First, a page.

Soon I’d got all the classic symptoms of ‘Runners Bug’: Running magazine by my bed; not one but two pairs of training shoes, a cupboard full of Isotonic Sports Drinks (sugared water by any other name) and a bread bin full of energy-giving bagels. My husband complained that I smelled permanently of Deep Heat and peanut butter (the latter being essential protein and easier to carry for the end of a run than a free range chicken). I even invested in those special carbo-loading gels which taste like wallpaper paste and cost the equivalent of seven bars of Dairy Milk.

And I didn’t just do one London Marathon but four…and Luton twice. My friends and my family automatically assumed I wanted sponsoring whenever I phoned and local shopkeepers started hiding as I approached with yet another ‘invitation’ for them to add to my charity coffers.

There were some major low points – being overtaken at 23 miles by a man in a Pepperoni outfit (presumably running for Sausage Eaters Anonymous) in the 2007 London Marathon, for example, and negotiating a soggy slalom of chip papers and half-eaten kebabs in the wind and hail of the 2006 Luton Marathon – the detritus of a wild night in this Bedfordshire town. Then there was the 2008 Silverstone Half Marathon when I was beaten by my younger brother whose training regime had consisted of intravenous cider, twice weekly curries and an average of three hours sleep a night usually not in his own bed!

But there have also been so many highs – the end of my first 10k when I kissed a stunned marshall on the finishing line and full on the lips; and winning our first Woman Vets Team event. Oh, and getting a letter from BLISS, the premature baby charity, telling me how many babies my £5,000 had saved.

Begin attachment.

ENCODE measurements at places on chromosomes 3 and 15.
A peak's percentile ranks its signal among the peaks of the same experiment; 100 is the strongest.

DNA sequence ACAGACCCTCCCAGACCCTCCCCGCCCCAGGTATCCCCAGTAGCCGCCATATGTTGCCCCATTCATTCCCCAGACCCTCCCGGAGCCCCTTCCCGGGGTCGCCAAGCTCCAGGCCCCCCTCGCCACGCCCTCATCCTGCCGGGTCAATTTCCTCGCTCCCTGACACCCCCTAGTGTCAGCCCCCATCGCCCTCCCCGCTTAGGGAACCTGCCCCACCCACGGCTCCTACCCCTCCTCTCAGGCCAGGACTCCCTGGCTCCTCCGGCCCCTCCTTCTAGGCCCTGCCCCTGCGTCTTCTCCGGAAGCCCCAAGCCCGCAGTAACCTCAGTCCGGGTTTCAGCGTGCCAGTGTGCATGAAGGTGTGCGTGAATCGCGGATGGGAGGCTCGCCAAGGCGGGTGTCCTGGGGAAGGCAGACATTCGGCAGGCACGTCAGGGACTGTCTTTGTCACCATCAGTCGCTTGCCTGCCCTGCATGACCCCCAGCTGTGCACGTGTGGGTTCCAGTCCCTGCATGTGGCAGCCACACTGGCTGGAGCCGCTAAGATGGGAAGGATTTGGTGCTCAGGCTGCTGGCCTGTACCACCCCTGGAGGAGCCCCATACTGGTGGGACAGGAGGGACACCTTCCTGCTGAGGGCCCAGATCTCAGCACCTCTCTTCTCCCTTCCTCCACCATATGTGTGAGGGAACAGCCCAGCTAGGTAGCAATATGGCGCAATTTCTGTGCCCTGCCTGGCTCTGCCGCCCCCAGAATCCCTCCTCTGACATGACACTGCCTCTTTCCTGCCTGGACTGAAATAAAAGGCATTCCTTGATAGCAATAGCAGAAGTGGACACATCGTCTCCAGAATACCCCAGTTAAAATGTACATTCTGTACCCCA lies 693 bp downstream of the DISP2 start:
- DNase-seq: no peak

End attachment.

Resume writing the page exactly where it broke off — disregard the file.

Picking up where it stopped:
And now as my half century approaches, I just keep running to stay sane. So much more sociable than Prozac, cheaper than gin and less likely to give you spots than chocolate… the natural high produced from a jog round the park in the pouring rain should be available on prescription.

I do enter races but more because of their perfect timing – usually around 10am on Sunday mornings: just as teenagers are arriving home foul of temper and breath from sleepovers, when the demands for help with long division are matched in velocity by the barks of un-walked dogs and there’s no milk.

Walking out on family life for a shopping trip or an appointment with the hairdresser would feel far too decadent but for a race – well that’s a different matter. “Sorry darling, I would stay and help, but I’ve already paid my entrance fee…”. (A great line, and one that’s even better line if you’re married to an accountant).

Pilates, aerobics, tennis, spinning (going nowhere on bikes cemented to the ground) all have their place but they still have to be booked and fitted in. Running is spontaneous – I’m a ‘before breakfast’ girl married to an ‘early evening’ man with an ‘only in my lunch hour’ brother. And it can be done anywhere – no courts, tracks, studios or village halls needed: just open space.

I’ve run along a Spanish beach, around Leeds City Centre, by a towpath in Birmingham and through a Welsh caravan park – and that’s just in 2010. I’ve run alone when I needed to think, with ‘Take That’ in my ears when I wanted to sing and with the Running Club when I wanted to chat.

I still dream of pipping Paula on the finishing line in 2012, but in reality I know that 5,009th is the fastest I can ever put one foot in front of the other.